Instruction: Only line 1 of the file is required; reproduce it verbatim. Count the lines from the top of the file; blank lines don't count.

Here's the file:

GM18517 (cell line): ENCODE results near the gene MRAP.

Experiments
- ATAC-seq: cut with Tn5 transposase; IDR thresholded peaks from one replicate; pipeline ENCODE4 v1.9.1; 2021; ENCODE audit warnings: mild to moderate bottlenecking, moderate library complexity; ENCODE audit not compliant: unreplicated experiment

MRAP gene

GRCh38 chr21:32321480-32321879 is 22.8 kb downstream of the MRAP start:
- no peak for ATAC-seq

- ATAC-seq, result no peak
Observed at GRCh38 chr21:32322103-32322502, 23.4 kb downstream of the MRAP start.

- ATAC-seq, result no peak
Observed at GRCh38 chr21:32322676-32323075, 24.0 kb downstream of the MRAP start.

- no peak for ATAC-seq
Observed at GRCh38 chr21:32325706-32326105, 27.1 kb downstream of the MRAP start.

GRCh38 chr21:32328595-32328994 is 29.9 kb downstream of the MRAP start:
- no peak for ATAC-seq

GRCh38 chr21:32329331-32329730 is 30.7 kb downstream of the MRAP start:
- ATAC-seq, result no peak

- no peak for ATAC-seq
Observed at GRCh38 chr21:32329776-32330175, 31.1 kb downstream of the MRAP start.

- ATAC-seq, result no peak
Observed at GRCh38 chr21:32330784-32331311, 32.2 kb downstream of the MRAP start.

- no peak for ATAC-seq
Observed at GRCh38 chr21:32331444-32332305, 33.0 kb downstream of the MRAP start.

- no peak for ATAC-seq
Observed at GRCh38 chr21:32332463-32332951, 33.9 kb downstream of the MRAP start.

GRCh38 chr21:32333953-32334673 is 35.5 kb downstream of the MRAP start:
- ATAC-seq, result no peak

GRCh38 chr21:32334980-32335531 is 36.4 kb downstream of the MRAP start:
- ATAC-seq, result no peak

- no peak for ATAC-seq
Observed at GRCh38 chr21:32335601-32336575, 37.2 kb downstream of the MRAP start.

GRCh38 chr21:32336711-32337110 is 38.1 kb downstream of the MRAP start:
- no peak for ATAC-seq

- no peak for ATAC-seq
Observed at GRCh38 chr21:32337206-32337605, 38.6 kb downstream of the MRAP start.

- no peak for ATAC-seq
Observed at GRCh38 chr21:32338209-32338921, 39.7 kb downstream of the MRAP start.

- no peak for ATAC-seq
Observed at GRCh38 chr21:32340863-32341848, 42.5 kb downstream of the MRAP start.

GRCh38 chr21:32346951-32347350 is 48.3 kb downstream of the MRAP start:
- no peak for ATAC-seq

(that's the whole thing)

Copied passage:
GM18517 (cell line): ENCODE results near the gene MRAP.